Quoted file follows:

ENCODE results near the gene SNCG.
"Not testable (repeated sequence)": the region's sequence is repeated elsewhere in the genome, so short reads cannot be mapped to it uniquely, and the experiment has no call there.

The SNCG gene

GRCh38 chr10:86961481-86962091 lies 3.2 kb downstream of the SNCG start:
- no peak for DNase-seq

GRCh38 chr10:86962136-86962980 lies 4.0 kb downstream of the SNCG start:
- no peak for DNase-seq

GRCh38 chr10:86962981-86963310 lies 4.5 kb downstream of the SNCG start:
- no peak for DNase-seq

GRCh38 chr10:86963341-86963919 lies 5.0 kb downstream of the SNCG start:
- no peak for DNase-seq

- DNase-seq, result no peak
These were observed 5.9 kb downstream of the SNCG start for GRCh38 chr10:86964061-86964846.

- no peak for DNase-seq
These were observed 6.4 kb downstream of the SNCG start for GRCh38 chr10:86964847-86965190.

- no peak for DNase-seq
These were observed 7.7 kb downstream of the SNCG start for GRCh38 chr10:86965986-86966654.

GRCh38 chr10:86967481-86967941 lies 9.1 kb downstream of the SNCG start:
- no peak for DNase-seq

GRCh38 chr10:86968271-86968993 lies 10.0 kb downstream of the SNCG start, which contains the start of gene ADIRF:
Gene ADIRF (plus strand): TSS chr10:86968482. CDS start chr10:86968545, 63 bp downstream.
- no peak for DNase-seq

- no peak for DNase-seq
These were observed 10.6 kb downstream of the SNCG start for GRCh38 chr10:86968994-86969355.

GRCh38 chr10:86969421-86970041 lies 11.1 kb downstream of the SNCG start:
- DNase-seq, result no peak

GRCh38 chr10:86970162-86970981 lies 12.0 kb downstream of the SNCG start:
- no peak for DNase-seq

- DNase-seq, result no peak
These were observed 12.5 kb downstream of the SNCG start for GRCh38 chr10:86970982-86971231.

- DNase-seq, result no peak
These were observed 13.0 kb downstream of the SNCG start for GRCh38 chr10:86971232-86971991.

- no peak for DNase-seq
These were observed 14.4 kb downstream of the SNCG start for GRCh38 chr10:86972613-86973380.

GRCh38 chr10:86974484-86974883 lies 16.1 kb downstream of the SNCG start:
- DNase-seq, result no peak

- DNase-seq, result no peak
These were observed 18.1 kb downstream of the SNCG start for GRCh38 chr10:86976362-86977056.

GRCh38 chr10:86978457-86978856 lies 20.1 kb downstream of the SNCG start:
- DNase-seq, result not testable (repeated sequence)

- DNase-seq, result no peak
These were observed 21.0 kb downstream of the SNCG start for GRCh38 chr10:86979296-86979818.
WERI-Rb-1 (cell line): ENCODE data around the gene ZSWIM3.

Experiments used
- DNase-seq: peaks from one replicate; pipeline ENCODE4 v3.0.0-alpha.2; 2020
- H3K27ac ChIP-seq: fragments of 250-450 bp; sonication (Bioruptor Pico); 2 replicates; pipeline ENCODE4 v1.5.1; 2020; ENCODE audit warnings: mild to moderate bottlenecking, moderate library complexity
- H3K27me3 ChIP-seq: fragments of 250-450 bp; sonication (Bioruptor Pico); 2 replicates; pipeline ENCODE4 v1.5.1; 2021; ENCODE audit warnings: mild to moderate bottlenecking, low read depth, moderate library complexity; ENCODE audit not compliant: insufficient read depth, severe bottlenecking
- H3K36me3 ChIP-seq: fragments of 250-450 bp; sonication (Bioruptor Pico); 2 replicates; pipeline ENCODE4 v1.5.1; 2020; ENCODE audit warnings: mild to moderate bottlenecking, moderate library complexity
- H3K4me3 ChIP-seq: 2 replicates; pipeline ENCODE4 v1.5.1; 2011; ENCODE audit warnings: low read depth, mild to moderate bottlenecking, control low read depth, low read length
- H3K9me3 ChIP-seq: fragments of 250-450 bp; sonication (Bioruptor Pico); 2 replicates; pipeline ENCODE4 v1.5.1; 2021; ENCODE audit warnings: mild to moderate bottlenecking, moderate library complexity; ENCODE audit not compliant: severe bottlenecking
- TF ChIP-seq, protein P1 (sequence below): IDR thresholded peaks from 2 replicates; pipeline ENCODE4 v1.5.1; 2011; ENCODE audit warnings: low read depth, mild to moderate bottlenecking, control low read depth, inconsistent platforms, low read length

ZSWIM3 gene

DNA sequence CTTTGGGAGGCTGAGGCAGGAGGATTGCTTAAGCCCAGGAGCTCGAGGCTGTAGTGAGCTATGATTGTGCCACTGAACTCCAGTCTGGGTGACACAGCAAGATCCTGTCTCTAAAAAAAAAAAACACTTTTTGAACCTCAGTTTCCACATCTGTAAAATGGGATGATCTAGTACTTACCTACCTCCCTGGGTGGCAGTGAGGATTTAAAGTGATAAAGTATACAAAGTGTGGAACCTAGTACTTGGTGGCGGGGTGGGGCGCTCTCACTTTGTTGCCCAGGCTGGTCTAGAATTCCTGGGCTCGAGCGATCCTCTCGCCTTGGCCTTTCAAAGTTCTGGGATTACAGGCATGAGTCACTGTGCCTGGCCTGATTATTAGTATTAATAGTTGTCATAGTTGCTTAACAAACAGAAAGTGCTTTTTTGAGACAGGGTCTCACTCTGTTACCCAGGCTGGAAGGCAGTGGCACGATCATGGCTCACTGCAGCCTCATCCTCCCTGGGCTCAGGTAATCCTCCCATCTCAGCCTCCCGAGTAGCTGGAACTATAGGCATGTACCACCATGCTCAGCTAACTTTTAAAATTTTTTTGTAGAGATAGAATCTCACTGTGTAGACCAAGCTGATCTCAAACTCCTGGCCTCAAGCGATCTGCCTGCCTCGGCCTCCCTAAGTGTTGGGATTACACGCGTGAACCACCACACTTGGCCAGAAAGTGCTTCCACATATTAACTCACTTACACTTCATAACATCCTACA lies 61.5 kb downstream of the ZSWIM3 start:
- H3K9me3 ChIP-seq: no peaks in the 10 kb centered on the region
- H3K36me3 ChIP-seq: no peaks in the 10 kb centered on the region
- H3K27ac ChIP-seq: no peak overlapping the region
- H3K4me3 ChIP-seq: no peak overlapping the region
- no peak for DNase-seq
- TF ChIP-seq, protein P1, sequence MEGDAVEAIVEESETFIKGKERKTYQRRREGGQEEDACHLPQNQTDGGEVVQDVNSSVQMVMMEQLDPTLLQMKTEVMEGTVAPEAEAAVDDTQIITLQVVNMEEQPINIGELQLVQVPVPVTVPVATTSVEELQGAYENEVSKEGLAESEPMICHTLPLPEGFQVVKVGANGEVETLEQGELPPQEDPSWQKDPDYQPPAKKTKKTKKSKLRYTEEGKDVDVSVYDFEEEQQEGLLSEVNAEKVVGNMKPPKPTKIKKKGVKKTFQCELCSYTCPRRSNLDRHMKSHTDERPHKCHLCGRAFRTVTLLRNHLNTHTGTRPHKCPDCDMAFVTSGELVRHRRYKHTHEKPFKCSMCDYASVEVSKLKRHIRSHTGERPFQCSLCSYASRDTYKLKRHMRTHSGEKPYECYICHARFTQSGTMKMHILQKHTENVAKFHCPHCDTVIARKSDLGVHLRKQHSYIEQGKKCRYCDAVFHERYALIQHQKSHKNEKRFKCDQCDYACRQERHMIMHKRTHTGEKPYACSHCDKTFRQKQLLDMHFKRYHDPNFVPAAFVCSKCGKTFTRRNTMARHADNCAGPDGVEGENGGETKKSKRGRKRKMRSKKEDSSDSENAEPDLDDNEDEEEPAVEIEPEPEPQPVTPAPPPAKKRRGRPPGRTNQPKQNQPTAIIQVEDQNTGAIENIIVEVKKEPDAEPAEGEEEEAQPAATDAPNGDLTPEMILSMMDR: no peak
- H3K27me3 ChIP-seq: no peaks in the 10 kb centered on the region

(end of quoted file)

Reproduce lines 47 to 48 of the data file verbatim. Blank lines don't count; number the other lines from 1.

- H3K27me3 ChIP-seq: fragments of 250-450 bp; sonication (Bioruptor Pico); 2 replicates; pipeline ENCODE4 v1.5.1; 2021; ENCODE audit warnings: mild to moderate bottlenecking, low read depth, moderate library complexity; ENCODE audit not compliant: insufficient read depth, severe bottlenecking
- H3K36me3 ChIP-seq: fragments of 250-450 bp; sonication (Bioruptor Pico); 2 replicates; pipeline ENCODE4 v1.5.1; 2020; ENCODE audit warnings: mild to moderate bottlenecking, moderate library complexity